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вт, 9 июл. 2019 г. в 19:44, Dirk Laurie <>:
> Op Ma. 8 Jul. 2019 om 19:33 het Gé Weijers <> geskryf:

> > I think the "<toclose>" facility is a fair tradeoff between added language complexity and expressive power. It's also likely to be much faster because there's no need to create closures, no need to pack or unpack parameter lists, and no need to use 'pcall' or forward the error.
> The VM instructions in lopcodes.c are
> opmode(0, 0, 0, 0, iABC)              /* OP_TBC */
> opmode(0, 0, 0, 0, iABC)              /* OP_CLOSE */
> So 'local <toclose> x = initializer' generates the same code as 'local
> x = initlalizer', plus ' TBC lx' where lx is the number of the local
> variable x, plus 'CLOSE lx' at the end of the scope.
> Given that there is to be a name for the attribute that x should have,
> only two bytes '<>' of syntax is used up, and those bytes provide the
> feature of associating other attributes with a local variable.
> Personally (as I have argued in another post) I think the name
> 'close', with metamethod '__toclose', too specific, since it is merely
> a method called when a local name with which that variable is
> associated goes out of scope. There is no need at all for the value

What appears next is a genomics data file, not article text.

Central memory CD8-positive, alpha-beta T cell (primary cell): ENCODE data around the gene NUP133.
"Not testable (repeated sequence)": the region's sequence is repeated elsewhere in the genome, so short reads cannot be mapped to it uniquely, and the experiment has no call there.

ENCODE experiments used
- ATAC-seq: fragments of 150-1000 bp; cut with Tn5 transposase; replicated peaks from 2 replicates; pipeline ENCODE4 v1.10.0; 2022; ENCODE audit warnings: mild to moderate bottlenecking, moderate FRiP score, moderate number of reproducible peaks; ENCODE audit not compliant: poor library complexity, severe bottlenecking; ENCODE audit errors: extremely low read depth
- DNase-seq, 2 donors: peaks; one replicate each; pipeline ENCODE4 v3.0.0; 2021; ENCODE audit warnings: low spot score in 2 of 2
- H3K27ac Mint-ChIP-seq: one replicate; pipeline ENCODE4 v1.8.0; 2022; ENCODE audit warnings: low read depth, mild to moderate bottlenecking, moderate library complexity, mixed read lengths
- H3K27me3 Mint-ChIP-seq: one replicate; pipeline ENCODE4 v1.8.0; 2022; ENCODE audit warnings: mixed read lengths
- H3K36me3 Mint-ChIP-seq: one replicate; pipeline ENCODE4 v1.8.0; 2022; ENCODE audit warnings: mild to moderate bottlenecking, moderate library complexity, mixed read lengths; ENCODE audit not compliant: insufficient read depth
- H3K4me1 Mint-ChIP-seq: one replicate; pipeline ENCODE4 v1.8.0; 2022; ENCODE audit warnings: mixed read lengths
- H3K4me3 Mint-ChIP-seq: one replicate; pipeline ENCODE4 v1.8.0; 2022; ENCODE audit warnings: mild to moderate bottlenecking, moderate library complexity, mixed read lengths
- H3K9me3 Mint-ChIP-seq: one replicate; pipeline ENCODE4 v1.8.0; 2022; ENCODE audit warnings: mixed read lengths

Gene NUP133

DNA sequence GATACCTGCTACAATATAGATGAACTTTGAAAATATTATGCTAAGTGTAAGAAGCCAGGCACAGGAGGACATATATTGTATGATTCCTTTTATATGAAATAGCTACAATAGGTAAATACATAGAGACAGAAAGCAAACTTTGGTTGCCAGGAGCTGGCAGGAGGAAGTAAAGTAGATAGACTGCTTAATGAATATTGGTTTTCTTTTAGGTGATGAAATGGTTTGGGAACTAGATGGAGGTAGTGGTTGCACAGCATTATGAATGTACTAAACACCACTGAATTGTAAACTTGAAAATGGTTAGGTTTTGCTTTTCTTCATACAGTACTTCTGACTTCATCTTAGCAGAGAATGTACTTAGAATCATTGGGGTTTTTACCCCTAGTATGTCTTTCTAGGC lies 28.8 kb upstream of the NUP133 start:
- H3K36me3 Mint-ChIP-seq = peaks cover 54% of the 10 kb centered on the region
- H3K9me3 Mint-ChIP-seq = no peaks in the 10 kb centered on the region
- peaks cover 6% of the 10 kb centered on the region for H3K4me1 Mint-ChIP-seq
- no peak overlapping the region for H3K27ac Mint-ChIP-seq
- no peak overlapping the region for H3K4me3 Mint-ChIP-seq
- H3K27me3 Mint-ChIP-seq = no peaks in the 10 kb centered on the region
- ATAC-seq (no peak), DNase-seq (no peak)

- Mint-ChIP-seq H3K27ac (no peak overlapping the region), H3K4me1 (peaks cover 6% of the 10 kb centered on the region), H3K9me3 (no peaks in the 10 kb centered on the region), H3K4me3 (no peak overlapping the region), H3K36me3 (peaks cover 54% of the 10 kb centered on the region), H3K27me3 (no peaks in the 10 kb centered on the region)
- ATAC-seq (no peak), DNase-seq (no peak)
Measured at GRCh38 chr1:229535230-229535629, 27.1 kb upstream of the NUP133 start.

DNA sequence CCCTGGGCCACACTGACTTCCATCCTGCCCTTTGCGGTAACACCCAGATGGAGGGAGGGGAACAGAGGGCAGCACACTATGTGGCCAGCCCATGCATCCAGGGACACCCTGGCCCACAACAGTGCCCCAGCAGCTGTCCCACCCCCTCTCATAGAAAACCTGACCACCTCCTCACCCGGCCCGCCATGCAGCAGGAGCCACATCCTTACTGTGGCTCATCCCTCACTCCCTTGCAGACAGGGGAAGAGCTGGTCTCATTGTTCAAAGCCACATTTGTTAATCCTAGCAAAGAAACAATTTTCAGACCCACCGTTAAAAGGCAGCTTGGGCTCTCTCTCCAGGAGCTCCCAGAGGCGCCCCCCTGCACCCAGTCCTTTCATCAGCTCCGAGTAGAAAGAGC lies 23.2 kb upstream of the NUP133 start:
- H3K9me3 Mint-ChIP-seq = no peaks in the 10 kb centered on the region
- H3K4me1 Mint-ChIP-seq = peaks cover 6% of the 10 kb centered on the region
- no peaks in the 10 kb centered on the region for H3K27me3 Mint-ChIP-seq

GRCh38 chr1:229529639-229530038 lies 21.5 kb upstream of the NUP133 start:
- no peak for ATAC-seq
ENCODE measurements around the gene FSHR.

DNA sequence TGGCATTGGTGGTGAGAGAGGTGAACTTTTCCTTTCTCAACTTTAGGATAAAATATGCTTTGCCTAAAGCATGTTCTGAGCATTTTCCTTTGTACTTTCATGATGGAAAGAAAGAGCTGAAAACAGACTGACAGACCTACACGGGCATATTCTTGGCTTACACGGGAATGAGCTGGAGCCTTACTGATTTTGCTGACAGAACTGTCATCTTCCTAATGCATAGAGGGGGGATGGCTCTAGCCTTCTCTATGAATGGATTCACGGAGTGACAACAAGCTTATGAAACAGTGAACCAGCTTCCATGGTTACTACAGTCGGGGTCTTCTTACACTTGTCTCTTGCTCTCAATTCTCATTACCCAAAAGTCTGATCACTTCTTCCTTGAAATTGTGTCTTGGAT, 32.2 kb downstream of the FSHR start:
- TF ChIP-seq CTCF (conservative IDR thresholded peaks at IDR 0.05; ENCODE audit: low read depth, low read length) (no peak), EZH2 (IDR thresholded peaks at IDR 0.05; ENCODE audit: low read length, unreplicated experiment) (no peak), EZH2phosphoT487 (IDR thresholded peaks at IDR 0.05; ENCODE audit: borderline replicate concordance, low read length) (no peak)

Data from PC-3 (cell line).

> itself to end its existence: it could have other names. 'close' is
> appropriate for a file, but the value really could be anything, e.g. a
> custom message handler.
Syntax for toclose is very inconsistent. For example defer
implementation in lua 5.4:

    return setmetatable({},{__close=f})

  local<toclose>_=defer-function() print "defer" end
  print "body"


1. I have to declare name.
2. Syntax is inconsistent. It looks like squashed alien:
"local ‘<’ name ‘>’ Name ‘=’ exp"
only one name and must be one expression.
local <toclose> name=123 -- will cause error but it after end of block
and if no error in block
local <toclose> name -- error need expression
local <toclose> name=nil -- fine. will work without error
The way it could be used is to raw. And should be found more suitable syntax.

ps: local <const> a={} a.x=1 print(a.x)
What is this constants for? Area where they could be helpful is too limited.
Isolate block or function from up-values will be much useful. This
could solve problem of isolating code from current context.